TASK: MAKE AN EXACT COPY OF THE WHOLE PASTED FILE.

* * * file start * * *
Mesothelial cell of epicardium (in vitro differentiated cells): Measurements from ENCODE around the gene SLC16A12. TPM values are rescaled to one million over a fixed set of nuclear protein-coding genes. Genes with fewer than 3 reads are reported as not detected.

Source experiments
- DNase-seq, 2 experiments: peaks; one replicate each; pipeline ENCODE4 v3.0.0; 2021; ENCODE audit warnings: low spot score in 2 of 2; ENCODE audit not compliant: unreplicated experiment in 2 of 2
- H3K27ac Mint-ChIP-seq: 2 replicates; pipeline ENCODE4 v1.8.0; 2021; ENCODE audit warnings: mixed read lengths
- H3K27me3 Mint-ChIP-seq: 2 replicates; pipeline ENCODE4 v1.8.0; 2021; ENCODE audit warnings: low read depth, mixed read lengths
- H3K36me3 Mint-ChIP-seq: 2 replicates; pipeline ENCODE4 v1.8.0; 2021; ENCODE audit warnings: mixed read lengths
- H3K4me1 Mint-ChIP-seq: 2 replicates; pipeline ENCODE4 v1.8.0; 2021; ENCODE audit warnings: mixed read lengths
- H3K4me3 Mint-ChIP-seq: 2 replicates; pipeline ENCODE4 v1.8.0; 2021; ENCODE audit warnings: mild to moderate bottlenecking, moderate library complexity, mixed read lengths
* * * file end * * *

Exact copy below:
Mesothelial cell of epicardium (in vitro differentiated cells): Measurements from ENCODE around the gene SLC16A12. TPM values are rescaled to one million over a fixed set of nuclear protein-coding genes. Genes with fewer than 3 reads are reported as not detected.

Source experiments
- DNase-seq, 2 experiments: peaks; one replicate each; pipeline ENCODE4 v3.0.0; 2021; ENCODE audit warnings: low spot score in 2 of 2; ENCODE audit not compliant: unreplicated experiment in 2 of 2
- H3K27ac Mint-ChIP-seq: 2 replicates; pipeline ENCODE4 v1.8.0; 2021; ENCODE audit warnings: mixed read lengths
- H3K27me3 Mint-ChIP-seq: 2 replicates; pipeline ENCODE4 v1.8.0; 2021; ENCODE audit warnings: low read depth, mixed read lengths
- H3K36me3 Mint-ChIP-seq: 2 replicates; pipeline ENCODE4 v1.8.0; 2021; ENCODE audit warnings: mixed read lengths
- H3K4me1 Mint-ChIP-seq: 2 replicates; pipeline ENCODE4 v1.8.0; 2021; ENCODE audit warnings: mixed read lengths
- H3K4me3 Mint-ChIP-seq: 2 replicates; pipeline ENCODE4 v1.8.0; 2021; ENCODE audit warnings: mild to moderate bottlenecking, moderate library complexity, mixed read lengths